Now I want to take a deeper dive into how to make all this work, and why we here at Radiant believe you must normalize, aggregate, and remap your identity before shipping it off to the cloud. Today, we’ll look at making WAAD work in an environment made up of only Microsoft identity sources—your basic AD domains and forests. Of course, since even the most Microsoft-centric Fortune 1000 companies tend to have much more complicated environments (SQL and LDAP, oh my!), my next post will focus on enabling hybrid identity within the heterogeneous infrastructure.

But for today, let’s examine the deployment of a hybrid environment where WAAD functions as your service-based identity for the cloud, but your identity continues to be managed and originated on-premises at your enterprise.

WAAD is Your IDaaS, but AD is Still Your Co-Pilot

In this scenario, the most likely use case involves these steps:

  1. You move your local AD user accounts—or more likely, a sculpted subset of that user data—to populate accounts on WAAD.
  2. You point WAAD to an instance of ADFS that’s installed on-premises, so it can leverage your enterprise security means.

With these two steps, you’re using WAAD to identify a user by confirming that he/she exists in the WAAD global list, and then delegating ADFS to check the user’s credentials using your AD integrated authentication (Kerberos) and SAML to verify the user. We see this somewhat convoluted process play out here:

How Microsoft Would Authenticate Users for WAAD in a Federated Accounts Scenario

How Microsoft Would Authenticate Users for WAAD in a Federated Accounts Scenario

In the diagram above, we see that the operation can be divided into two main parts:

  1. The synchronization of identity from the local AD to WAAD, after some level of remapping.
  2. The delegation of authentication—credential checking—via ADFS back to your enterprise AD infrastructure using SAML and Kerberos.

For the first operation, DirSync works with WAAD and your on-premises forest and domains to synchronize your identity. On the surface, this seems pretty straightforward, beyond a little remapping to make the AD version of identity line up with the more specific federated version you’ve created for WAAD. But when you look at the real picture for most medium-to-large sizeable organizations, it’s not so simple.

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At the Ping CIS conference last month, I met Sean Deuby, guru of all things Microsoft for Penton Media, and was impressed by his insightful view of MS world. We both agree that the enterprise’s evolution toward the cloud will go through a hybrid model, as he outlines in his recent article on Active Directory and Microsoft’s identity vision. This model suggests that on-premises and cloud-based identity will learn to work together harmoniously, a future we’re certainly banking on here at Radiant—in fact, we’re working hard to make it happen!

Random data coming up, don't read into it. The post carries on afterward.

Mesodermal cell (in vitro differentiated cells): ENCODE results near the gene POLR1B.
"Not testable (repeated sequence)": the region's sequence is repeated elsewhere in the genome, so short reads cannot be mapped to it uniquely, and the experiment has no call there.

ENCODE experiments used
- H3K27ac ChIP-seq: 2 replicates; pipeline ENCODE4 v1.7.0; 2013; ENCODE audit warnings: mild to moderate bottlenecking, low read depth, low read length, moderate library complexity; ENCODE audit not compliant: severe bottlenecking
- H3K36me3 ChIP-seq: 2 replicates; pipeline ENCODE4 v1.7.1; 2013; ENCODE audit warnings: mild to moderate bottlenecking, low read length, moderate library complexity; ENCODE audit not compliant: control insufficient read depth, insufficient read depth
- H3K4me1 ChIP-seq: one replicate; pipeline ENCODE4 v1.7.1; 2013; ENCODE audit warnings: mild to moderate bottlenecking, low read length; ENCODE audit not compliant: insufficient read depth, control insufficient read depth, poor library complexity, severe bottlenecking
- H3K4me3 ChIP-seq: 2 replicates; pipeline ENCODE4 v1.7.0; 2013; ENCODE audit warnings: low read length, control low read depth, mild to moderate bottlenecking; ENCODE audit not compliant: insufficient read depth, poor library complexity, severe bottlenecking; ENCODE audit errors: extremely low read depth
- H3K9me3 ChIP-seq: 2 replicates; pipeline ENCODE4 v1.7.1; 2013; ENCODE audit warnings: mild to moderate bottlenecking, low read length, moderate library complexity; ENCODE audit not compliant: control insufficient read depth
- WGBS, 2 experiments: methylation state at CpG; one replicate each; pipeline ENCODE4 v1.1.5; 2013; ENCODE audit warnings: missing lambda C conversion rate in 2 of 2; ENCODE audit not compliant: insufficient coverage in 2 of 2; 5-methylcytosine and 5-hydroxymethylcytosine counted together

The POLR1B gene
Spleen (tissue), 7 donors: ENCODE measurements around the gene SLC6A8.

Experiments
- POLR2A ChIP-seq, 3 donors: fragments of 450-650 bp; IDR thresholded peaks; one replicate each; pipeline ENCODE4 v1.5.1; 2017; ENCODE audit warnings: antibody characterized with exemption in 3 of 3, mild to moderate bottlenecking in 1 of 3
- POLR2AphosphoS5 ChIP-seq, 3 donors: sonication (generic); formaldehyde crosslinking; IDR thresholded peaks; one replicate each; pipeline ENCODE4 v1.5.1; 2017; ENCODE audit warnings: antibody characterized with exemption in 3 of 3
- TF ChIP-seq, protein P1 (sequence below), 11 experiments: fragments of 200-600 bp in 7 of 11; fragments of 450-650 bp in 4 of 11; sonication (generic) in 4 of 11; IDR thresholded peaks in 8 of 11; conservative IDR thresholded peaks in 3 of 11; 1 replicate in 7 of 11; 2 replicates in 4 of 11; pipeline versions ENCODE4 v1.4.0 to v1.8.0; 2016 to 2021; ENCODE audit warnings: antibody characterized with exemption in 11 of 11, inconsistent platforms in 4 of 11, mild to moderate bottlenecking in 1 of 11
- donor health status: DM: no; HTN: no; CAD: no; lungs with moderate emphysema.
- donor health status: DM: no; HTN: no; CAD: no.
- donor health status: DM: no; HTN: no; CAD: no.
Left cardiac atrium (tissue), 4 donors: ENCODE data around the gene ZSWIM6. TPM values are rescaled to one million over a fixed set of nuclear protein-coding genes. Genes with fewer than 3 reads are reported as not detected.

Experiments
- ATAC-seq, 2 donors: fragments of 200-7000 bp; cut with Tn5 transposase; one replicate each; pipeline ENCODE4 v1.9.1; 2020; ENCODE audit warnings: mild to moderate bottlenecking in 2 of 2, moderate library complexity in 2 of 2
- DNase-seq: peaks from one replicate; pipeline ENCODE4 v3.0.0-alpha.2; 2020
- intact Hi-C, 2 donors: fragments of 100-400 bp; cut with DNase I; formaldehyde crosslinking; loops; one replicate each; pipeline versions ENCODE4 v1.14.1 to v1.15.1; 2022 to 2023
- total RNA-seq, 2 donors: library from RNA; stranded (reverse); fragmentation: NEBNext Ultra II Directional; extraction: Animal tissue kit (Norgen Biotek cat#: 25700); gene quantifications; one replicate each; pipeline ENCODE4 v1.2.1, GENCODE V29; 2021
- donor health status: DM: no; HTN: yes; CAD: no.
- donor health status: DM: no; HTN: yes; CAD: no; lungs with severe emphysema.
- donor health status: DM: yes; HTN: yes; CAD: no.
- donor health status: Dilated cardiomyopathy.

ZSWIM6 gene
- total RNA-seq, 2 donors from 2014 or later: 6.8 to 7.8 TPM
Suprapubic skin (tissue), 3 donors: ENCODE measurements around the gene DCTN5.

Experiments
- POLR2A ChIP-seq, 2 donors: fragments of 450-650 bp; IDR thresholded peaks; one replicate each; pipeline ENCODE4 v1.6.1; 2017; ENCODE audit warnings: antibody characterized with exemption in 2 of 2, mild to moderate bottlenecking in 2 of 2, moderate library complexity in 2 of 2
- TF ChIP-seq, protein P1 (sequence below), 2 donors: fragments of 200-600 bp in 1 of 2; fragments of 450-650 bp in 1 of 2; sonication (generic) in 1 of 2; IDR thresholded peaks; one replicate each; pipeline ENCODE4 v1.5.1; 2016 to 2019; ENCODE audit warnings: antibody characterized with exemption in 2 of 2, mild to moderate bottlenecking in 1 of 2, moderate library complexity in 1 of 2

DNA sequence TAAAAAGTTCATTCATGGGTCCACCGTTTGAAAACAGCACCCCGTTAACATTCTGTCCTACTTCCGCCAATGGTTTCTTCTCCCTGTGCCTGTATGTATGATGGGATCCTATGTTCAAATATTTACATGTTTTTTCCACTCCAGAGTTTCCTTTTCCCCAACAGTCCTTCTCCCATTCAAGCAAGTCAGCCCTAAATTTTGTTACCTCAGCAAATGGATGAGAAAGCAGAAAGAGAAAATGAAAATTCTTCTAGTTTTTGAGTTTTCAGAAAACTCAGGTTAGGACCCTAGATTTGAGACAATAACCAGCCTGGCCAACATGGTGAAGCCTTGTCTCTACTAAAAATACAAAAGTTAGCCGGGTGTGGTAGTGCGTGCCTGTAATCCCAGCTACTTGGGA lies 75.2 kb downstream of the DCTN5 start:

And we both understand that Microsoft’s entry into the IDaaS sector with Windows Azure Active Directory (WAAD) and its new Access Panel functionality will both validate and inescapably redefine this market. In fact, I’m taking to the blog for one of my occasional rants and rambles so I can consider the ideas he raises in both articles here, because I think they signal a sea change—one with plenty of room for vendor innovation, as well as opportunity for enterprises grappling with how to securely connect their unwieldy on-premises architectures to the ever-expanding cloud.

But that’s not all—we’re going all-Microsoft, all-the-time here at Radiant right now. Sean will be joining us for a webinar on September 19, where we’ll host a freewheeling conversation on how to extend your Microsoft environment to the cloud, exploring ways to make WAAD and ADFS work perfectly in this hybrid world.

Validation and Redefinition: Identity-as-a-Service Comes of Age

The IDaaS market began through the efforts of a cluster of start-ups, including some well-funded players who’ve managed to carve out some potential empires on the cloud. But now, with Microsoft bundling basic cloud SSO portal functionality for free with your Microsoft 365 subscription (although we all know that “free” is never really free—there are always implicit costs that come with deployment, just like every key piece of the identity infrastructure)—well, things are about to get interesting. This move will force realignments of everything from pricing to value props, because it’s tough to compete against “free” without offering some serious value-added differentiation.